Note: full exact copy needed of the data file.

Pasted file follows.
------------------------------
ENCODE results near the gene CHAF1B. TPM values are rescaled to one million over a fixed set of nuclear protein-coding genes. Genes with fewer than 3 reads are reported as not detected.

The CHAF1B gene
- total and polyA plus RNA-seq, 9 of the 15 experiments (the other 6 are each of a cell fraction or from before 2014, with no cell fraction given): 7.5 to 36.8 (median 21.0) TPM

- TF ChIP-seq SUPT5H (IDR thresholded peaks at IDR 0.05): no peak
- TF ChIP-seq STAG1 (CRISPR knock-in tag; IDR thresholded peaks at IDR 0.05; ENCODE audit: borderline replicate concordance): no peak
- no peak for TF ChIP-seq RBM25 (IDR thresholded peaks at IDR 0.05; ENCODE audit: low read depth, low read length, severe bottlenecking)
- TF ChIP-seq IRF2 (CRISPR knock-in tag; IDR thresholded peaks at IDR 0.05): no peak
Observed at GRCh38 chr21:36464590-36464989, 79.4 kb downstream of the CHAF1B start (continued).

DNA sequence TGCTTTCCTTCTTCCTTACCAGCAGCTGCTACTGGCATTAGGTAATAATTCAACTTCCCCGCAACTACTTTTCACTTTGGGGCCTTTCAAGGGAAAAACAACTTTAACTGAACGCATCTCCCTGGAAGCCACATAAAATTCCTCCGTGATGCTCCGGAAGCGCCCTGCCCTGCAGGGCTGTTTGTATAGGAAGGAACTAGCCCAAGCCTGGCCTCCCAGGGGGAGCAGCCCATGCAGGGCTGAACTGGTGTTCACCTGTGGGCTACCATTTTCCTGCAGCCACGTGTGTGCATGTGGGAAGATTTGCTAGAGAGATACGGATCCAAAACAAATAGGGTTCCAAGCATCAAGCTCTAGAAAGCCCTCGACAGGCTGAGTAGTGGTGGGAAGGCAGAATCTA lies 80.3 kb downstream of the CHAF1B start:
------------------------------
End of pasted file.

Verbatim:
ENCODE results near the gene CHAF1B. TPM values are rescaled to one million over a fixed set of nuclear protein-coding genes. Genes with fewer than 3 reads are reported as not detected.

The CHAF1B gene
- total and polyA plus RNA-seq, 9 of the 15 experiments (the other 6 are each of a cell fraction or from before 2014, with no cell fraction given): 7.5 to 36.8 (median 21.0) TPM

- TF ChIP-seq SUPT5H (IDR thresholded peaks at IDR 0.05): no peak
- TF ChIP-seq STAG1 (CRISPR knock-in tag; IDR thresholded peaks at IDR 0.05; ENCODE audit: borderline replicate concordance): no peak
- no peak for TF ChIP-seq RBM25 (IDR thresholded peaks at IDR 0.05; ENCODE audit: low read depth, low read length, severe bottlenecking)
- TF ChIP-seq IRF2 (CRISPR knock-in tag; IDR thresholded peaks at IDR 0.05): no peak
Observed at GRCh38 chr21:36464590-36464989, 79.4 kb downstream of the CHAF1B start (continued).

DNA sequence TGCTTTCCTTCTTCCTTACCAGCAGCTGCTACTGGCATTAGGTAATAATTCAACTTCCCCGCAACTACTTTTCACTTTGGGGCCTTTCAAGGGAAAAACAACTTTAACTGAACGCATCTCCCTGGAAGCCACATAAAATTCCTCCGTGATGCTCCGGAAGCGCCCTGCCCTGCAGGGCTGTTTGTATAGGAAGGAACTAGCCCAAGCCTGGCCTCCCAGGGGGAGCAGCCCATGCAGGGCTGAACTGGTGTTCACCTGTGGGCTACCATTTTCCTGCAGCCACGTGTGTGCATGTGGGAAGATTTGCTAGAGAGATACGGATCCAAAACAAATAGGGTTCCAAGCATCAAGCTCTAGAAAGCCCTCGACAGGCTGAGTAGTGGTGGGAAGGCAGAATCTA lies 80.3 kb downstream of the CHAF1B start: